I have to admit, when I heard the Yankees signed A.J. Burnett to a $82.5 million, five-year deal, I was a bit skeptical. After having Tommy John surgery in 2003, Burnett's career has been marked by brilliance at times but, more often than not, by injuries as well.
But after only a few games in pinstripes, Burnett is turning into the ace of the Yankees staff.
So far this season, he has a 2-0 record with a 2.70 ERA. He not only leads the team in wins and strikeouts, but he has pulled the Yankees out of two-game losing streaks.
Burnett finished the 2008 season with an 18–10 record and established career highs in almost every pitching category. He won 18 games, appeared in 35 games while starting 34, pitched 221-and-one-third innings, and led the American League with 231 strikeouts. His 34 starts also led the AL.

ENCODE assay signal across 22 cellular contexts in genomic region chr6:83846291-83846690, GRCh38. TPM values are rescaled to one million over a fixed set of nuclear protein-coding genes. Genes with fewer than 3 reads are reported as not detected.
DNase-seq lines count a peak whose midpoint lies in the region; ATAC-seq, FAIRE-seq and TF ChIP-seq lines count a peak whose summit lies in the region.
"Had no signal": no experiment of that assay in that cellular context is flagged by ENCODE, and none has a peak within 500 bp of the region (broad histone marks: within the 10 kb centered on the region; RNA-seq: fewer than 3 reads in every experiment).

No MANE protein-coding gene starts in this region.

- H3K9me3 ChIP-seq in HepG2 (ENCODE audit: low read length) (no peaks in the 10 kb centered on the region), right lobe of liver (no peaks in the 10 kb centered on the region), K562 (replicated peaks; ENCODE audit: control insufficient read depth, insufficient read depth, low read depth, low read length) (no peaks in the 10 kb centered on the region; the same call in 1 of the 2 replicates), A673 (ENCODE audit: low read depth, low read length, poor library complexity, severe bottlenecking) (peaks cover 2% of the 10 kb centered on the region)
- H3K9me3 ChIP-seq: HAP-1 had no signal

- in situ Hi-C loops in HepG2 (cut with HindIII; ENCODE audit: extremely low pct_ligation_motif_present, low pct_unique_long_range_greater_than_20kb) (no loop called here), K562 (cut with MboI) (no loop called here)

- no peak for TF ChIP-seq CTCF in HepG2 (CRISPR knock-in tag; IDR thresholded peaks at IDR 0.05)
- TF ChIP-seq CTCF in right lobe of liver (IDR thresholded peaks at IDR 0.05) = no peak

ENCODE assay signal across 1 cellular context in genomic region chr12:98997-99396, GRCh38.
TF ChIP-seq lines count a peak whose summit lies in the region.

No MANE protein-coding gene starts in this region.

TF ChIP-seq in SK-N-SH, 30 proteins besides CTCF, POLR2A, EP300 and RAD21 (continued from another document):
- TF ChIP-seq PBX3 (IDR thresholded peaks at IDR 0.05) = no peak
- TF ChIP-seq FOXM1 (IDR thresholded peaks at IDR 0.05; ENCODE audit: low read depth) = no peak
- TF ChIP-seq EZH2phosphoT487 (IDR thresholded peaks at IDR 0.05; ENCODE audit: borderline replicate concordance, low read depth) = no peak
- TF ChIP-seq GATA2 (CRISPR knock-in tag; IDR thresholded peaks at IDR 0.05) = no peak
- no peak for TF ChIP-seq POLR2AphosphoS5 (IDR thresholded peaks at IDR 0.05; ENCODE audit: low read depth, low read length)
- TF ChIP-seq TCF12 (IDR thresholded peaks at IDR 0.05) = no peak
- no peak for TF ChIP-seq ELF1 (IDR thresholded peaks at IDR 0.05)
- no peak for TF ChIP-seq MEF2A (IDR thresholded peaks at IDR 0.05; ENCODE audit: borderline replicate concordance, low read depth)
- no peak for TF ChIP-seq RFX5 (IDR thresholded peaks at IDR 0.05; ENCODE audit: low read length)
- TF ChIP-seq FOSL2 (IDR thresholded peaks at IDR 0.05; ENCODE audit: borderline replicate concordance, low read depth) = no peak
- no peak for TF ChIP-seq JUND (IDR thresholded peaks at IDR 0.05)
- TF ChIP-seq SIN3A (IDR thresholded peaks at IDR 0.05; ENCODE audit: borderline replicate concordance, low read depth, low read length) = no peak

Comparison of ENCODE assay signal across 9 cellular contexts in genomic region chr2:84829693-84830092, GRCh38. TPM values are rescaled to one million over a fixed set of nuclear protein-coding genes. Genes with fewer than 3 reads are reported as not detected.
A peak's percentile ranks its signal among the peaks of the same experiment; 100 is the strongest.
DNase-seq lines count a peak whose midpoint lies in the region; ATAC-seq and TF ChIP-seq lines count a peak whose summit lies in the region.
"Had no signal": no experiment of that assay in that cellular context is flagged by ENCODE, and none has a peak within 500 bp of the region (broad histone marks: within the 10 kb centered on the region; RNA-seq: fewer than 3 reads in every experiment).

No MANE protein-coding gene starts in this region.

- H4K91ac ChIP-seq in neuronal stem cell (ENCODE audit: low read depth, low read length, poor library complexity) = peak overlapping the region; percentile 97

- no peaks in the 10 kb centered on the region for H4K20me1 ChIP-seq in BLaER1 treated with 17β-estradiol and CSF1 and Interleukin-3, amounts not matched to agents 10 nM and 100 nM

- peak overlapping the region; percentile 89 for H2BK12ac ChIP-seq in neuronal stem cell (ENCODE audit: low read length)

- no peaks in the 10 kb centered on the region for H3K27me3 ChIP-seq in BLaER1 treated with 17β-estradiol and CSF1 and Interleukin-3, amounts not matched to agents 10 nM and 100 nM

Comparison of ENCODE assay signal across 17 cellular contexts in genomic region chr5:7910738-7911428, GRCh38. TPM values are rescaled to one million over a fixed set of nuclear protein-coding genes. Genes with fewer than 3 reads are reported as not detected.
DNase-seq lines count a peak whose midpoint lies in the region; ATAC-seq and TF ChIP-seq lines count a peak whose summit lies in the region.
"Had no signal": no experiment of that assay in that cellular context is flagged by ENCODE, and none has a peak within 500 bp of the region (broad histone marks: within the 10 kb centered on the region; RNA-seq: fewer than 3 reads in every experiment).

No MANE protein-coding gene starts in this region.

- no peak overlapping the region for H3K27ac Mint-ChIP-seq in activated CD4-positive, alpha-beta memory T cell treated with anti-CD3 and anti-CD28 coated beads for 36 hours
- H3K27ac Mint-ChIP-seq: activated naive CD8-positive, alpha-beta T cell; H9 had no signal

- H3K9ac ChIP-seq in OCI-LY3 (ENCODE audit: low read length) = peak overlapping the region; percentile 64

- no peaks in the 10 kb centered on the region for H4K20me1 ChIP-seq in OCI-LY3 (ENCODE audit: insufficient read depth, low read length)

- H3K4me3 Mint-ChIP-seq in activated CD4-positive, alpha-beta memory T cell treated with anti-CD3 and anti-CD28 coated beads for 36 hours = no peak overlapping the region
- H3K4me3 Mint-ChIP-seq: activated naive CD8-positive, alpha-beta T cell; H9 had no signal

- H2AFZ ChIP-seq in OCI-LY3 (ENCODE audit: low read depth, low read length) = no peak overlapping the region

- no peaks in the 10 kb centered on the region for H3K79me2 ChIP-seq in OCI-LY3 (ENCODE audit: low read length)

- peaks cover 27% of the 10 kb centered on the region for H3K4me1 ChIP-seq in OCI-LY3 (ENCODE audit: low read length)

He seems like a changed man. While still throwing 96-plus mph, Burnett is less concerned with over-powering hitters and more focused on evolving as a pitcher with control.
During his most recent outing against the defending AL Champion Tampa Bay Rays, Burnett took a no-hitter into the seventh inning, striking out at least one batter in each of the first seven innings.
On a staff with three legitimate No. 1 starters in C.C. Sabathia, Chien-Ming Wang, and Burnett, the Yankees could live up to the hype.
Sabathia always starts slow, but he will turn it around. And don't forget Andy Pettitte, who has also pitched well so far. If Joba Chamberlain can get to even the 10-15 win range, I can't see the Yankees having too many extended losing streaks.
But Burnett will remain the key acquistion for the Yankees and their long-term success.
If he stays healthy, the Yankees could have two 20-game winners. The last time this was done was in 2002 when Red Sox pitchers Pedro Martinez and Derek Lowe both won 20, as did the Diamondbacks' Curt Schilling and Randy Johnson.
In a short season that has seen Nick Swisher pitching and Wang posting a 28.93 ERA, Burnett has risen to the top of the Yankee rotation.